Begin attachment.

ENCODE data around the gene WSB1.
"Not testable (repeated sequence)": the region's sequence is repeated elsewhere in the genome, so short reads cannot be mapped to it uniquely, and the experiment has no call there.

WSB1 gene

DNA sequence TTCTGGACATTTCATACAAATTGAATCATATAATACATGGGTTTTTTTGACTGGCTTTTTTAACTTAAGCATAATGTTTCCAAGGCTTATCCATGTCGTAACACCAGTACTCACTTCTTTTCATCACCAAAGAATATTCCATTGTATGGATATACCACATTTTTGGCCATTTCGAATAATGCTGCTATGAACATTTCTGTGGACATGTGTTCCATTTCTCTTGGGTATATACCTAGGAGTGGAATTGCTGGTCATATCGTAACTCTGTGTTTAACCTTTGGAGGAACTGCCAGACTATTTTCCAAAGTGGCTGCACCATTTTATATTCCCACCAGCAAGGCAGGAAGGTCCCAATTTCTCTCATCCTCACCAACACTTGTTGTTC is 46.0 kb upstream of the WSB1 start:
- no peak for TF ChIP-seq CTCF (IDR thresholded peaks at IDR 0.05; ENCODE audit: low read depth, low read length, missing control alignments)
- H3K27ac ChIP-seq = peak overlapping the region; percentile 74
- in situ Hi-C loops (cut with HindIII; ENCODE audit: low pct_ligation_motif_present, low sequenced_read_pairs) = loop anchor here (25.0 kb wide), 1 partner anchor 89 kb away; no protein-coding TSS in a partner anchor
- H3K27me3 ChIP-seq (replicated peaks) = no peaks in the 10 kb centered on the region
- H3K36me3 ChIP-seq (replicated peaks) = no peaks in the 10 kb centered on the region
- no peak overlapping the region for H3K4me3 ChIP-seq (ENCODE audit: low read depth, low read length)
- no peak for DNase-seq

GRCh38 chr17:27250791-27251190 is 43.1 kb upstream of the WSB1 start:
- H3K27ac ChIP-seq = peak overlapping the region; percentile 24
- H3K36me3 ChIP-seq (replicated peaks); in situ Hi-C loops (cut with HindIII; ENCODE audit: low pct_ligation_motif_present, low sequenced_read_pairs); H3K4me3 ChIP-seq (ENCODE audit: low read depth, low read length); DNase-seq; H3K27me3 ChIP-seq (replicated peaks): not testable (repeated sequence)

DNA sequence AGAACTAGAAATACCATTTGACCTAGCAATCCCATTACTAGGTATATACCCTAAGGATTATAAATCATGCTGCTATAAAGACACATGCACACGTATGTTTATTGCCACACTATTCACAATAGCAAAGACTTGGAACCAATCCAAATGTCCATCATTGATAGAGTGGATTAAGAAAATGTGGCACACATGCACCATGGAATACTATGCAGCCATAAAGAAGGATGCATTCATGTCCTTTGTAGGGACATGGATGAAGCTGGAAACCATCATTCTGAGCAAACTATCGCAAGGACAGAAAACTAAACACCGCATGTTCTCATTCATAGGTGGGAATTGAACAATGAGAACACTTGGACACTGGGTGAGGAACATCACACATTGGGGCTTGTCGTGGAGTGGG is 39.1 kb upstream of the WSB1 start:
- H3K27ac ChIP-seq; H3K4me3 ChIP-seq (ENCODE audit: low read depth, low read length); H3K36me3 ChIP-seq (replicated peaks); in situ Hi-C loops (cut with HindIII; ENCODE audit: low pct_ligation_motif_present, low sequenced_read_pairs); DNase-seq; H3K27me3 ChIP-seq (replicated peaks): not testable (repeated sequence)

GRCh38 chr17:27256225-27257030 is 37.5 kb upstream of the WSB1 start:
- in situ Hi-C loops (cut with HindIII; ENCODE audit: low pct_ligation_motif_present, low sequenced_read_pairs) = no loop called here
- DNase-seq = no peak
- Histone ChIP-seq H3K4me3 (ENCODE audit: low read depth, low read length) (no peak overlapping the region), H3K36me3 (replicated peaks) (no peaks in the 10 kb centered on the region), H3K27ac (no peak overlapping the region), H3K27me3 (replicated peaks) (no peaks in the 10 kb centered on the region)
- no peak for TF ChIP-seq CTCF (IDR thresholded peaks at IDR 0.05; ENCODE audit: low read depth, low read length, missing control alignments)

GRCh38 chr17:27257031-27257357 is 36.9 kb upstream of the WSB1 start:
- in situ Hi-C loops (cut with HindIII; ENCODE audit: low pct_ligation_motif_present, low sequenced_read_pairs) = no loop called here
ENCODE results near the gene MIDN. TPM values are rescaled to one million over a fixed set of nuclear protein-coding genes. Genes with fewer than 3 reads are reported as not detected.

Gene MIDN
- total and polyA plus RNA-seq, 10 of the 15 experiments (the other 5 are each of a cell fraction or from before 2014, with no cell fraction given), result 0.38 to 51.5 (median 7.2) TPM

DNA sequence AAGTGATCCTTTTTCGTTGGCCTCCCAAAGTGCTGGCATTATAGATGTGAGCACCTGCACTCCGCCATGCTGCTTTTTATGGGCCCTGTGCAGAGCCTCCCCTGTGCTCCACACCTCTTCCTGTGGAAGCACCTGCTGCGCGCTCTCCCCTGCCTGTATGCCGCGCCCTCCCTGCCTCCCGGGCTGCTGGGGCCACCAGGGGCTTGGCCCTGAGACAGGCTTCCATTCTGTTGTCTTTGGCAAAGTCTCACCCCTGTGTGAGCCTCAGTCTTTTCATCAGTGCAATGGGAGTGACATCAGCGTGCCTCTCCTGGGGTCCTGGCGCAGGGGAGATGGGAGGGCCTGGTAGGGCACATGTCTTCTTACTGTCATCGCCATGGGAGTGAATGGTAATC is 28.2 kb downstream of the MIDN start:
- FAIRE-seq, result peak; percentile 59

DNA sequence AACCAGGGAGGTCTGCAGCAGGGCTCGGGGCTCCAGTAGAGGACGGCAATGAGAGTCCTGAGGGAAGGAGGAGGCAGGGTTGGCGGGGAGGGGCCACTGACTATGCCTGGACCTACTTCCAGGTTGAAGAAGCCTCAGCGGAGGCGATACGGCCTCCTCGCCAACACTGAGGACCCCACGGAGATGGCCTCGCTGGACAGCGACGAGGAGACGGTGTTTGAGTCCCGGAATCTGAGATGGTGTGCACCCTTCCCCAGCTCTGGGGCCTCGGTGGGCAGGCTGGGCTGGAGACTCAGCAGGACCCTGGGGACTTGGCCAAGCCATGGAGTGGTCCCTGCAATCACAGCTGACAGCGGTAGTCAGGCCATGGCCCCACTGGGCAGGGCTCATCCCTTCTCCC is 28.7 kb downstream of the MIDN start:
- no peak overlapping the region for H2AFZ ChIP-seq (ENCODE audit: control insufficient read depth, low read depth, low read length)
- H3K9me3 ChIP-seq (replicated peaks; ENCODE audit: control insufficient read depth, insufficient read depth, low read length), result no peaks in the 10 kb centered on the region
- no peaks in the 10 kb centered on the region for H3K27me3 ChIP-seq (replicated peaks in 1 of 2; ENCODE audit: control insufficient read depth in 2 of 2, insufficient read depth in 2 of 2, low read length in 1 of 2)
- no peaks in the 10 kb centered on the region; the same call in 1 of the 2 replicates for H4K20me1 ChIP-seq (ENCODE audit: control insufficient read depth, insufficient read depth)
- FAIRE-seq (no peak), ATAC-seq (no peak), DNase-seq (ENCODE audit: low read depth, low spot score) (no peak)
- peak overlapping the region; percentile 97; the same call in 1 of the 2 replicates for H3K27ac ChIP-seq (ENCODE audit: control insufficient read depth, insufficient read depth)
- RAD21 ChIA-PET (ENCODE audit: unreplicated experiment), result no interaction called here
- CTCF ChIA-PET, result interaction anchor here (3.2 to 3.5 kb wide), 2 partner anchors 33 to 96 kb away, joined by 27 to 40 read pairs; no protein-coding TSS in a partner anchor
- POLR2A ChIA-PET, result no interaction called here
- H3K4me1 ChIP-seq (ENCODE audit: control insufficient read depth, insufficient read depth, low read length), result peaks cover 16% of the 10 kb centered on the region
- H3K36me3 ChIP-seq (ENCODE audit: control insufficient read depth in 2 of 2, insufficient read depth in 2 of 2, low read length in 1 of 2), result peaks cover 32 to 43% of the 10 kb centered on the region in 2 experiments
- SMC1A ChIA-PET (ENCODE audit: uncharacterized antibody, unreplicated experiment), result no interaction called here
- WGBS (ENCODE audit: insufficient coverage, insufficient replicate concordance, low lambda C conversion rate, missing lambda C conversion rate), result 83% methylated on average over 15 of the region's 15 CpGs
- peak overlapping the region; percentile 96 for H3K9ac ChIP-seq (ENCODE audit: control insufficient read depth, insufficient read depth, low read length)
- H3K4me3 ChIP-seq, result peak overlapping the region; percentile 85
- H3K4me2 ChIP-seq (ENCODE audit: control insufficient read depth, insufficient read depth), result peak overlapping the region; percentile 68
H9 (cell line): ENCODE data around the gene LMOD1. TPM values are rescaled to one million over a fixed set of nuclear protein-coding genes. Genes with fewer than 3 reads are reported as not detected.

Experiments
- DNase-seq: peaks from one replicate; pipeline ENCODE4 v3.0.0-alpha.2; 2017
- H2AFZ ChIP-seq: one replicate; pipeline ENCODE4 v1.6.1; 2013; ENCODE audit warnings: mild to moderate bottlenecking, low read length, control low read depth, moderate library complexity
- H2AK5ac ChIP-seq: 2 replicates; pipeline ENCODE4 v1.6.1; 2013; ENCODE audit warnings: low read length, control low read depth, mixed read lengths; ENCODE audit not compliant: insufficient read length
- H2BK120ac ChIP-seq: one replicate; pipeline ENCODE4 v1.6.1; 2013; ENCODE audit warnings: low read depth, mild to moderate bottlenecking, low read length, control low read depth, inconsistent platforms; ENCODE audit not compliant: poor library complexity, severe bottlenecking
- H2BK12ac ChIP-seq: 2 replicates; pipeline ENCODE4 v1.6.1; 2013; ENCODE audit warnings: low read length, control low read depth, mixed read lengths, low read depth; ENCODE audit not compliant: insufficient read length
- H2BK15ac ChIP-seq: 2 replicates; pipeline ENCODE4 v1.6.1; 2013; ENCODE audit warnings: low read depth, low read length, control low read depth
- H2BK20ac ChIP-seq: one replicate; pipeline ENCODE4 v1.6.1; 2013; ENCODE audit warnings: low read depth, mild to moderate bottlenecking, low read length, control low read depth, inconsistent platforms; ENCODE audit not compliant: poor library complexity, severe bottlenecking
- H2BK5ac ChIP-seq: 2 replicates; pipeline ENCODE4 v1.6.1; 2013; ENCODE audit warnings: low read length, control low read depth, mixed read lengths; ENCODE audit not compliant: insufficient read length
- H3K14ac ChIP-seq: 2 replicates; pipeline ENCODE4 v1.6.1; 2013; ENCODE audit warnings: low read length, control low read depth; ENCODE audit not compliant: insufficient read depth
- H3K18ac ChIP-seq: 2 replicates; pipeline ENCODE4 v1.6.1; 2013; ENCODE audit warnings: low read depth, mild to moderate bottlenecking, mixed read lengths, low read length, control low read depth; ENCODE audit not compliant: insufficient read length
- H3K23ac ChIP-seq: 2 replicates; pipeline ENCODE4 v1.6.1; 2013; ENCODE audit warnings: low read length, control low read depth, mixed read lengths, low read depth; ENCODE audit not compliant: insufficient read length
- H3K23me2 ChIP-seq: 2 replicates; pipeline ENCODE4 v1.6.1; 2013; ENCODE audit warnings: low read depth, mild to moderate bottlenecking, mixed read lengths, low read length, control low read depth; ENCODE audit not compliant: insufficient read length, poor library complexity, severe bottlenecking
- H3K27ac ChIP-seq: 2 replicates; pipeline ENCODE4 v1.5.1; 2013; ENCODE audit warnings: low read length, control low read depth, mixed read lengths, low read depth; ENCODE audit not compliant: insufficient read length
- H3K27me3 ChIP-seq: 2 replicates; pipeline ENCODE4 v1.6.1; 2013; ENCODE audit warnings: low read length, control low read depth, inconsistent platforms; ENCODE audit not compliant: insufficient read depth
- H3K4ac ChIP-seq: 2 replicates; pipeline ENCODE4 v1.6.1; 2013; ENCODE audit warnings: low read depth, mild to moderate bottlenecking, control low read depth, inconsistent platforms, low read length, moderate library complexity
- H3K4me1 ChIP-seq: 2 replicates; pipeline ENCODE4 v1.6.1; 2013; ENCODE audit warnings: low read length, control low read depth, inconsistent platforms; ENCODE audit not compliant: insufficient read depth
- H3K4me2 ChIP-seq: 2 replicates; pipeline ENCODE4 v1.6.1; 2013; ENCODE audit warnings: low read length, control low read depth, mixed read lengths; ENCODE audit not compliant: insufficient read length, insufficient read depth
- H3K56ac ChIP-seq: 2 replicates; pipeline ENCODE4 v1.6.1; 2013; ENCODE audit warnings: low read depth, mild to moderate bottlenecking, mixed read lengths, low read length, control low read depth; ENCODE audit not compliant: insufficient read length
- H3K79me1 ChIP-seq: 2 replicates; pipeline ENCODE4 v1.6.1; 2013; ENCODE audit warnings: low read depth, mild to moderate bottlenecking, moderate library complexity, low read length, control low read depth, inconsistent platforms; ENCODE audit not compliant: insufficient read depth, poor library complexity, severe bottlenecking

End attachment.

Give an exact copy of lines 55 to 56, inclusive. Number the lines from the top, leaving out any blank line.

- H2BK5ac ChIP-seq: 2 replicates; pipeline ENCODE4 v1.6.1; 2013; ENCODE audit warnings: low read length, control low read depth, mixed read lengths; ENCODE audit not compliant: insufficient read length
- H3K14ac ChIP-seq: 2 replicates; pipeline ENCODE4 v1.6.1; 2013; ENCODE audit warnings: low read length, control low read depth; ENCODE audit not compliant: insufficient read depth